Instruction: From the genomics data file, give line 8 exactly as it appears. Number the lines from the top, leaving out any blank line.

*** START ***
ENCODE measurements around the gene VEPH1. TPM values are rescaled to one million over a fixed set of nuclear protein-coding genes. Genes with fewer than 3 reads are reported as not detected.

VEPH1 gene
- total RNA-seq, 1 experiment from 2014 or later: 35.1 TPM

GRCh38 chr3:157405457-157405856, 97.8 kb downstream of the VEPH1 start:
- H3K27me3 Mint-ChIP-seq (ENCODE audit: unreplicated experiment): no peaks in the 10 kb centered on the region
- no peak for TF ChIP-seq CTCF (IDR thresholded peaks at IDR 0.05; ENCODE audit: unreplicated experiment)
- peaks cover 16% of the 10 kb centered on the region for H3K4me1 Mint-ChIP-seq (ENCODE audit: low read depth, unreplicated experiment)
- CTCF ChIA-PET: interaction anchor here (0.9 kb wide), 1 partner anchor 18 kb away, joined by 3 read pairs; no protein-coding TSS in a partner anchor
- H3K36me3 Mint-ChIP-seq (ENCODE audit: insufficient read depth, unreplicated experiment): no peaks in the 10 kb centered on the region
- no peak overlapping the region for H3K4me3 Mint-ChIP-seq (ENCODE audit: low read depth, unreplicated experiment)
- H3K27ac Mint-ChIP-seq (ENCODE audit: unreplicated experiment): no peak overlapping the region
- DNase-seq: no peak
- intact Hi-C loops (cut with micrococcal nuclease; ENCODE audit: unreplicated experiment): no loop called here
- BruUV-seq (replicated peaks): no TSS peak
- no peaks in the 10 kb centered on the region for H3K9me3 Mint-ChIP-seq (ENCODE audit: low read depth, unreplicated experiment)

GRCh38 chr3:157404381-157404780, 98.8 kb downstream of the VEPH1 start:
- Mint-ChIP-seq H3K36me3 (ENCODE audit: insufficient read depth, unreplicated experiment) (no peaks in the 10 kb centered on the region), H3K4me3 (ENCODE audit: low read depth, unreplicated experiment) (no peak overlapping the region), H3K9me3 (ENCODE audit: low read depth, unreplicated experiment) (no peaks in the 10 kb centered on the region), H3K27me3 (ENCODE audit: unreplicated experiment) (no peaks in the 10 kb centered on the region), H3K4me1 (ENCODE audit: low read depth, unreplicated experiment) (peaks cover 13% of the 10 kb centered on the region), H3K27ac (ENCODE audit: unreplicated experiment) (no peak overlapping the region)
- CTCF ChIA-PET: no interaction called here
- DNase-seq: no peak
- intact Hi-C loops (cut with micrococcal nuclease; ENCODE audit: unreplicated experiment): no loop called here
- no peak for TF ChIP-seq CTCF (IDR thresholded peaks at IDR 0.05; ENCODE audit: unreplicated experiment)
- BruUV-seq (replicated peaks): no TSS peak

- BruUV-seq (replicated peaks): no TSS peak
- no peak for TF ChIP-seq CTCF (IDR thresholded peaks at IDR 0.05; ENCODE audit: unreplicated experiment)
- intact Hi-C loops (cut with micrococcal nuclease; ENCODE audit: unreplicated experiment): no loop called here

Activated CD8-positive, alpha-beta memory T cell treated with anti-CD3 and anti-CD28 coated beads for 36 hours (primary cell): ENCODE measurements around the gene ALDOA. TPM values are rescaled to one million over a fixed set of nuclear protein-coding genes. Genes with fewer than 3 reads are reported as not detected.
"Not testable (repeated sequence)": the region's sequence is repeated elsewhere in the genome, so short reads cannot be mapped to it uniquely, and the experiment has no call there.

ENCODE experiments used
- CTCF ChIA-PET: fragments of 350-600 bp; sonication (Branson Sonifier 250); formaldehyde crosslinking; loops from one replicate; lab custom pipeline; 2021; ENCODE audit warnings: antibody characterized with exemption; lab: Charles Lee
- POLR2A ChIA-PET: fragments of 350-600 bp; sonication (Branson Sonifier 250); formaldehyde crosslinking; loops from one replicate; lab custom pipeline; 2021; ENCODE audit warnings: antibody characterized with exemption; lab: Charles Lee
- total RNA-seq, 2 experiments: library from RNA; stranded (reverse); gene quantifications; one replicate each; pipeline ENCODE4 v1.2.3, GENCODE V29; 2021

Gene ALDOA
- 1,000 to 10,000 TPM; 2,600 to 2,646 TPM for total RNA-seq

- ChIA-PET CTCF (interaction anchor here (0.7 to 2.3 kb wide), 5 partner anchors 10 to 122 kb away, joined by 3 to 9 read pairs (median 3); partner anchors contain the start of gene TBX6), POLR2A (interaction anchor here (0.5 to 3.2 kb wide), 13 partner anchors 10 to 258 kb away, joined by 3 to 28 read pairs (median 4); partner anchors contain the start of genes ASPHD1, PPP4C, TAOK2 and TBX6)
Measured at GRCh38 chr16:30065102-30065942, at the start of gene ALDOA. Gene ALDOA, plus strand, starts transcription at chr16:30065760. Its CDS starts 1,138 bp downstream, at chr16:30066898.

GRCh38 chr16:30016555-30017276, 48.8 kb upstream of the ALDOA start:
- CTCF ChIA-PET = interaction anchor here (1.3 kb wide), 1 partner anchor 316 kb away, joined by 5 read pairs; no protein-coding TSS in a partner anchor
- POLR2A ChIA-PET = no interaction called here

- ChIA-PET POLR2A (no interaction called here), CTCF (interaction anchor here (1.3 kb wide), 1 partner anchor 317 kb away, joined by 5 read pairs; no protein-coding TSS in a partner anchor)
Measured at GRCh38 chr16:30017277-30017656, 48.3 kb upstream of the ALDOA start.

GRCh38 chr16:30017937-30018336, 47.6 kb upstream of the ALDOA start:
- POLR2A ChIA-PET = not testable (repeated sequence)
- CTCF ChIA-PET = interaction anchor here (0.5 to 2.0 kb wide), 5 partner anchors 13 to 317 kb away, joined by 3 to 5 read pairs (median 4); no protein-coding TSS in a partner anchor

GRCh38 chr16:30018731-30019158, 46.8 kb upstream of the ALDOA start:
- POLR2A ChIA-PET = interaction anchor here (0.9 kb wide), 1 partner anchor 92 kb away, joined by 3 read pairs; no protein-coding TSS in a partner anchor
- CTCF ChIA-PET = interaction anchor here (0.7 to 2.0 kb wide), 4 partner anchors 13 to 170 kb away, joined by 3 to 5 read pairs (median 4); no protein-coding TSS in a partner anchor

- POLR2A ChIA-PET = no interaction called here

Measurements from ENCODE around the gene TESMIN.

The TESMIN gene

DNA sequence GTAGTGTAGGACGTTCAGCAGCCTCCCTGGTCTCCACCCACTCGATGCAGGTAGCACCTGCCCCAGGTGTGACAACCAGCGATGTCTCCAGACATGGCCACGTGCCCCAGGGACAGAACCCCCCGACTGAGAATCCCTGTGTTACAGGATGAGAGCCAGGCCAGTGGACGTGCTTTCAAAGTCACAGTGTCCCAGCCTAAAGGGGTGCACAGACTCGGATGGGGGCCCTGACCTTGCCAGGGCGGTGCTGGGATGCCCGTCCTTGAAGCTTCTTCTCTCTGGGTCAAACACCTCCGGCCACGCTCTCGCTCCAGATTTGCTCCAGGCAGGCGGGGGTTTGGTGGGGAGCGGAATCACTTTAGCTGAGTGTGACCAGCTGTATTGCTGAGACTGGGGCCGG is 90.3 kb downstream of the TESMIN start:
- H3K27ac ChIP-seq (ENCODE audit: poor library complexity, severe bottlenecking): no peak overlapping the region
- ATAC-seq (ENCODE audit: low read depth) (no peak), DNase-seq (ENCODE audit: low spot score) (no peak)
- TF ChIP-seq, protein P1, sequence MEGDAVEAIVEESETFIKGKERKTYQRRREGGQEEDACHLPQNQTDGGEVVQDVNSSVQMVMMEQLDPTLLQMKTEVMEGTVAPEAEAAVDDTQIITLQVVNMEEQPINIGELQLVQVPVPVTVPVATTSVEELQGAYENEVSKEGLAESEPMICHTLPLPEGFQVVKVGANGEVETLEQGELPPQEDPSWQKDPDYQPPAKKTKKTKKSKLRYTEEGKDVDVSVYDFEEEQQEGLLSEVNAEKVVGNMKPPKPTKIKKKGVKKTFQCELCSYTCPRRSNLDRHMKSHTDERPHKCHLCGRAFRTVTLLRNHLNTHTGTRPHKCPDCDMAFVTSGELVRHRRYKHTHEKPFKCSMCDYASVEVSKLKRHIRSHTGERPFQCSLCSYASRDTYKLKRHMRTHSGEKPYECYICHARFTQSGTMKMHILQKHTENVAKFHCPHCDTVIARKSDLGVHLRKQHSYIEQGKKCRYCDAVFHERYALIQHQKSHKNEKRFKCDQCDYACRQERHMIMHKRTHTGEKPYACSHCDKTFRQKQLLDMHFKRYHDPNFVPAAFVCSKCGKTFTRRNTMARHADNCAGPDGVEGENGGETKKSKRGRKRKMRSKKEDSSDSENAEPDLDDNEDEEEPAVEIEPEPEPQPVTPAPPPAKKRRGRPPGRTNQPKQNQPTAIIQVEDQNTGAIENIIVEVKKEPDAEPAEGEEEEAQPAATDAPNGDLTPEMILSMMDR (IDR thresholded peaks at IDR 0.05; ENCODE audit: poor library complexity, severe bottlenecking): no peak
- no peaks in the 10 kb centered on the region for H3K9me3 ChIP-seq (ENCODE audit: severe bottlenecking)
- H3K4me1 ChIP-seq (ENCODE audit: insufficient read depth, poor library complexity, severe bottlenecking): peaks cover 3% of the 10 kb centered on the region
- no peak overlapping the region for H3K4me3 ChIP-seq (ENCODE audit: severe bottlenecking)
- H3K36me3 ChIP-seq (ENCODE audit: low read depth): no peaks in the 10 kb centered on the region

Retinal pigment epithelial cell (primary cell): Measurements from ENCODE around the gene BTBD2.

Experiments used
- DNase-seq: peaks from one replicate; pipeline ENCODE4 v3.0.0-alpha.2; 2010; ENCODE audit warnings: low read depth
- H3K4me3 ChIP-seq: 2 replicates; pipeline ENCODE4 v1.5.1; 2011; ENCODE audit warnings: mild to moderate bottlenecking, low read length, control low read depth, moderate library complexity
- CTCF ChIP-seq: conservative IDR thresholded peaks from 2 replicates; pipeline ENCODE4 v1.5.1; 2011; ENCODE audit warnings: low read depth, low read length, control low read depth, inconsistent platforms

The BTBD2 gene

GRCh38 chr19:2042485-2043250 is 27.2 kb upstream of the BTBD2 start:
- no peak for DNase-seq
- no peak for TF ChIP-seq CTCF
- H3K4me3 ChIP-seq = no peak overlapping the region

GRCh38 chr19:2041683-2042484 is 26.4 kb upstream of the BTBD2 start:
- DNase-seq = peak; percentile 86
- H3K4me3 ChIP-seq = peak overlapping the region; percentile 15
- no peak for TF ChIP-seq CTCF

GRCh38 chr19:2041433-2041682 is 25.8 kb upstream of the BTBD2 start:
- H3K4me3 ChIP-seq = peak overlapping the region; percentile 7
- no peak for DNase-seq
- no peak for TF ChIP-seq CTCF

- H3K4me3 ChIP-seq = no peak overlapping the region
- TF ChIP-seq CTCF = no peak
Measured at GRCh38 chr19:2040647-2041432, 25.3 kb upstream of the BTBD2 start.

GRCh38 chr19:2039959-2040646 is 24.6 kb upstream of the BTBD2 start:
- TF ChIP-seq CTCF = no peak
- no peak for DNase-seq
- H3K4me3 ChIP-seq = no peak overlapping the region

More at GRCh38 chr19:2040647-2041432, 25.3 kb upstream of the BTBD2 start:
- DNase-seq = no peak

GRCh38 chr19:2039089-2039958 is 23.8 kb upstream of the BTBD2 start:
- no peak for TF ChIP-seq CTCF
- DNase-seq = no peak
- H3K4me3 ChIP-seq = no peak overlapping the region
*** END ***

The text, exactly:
- CTCF ChIA-PET: interaction anchor here (0.9 kb wide), 1 partner anchor 18 kb away, joined by 3 read pairs; no protein-coding TSS in a partner anchor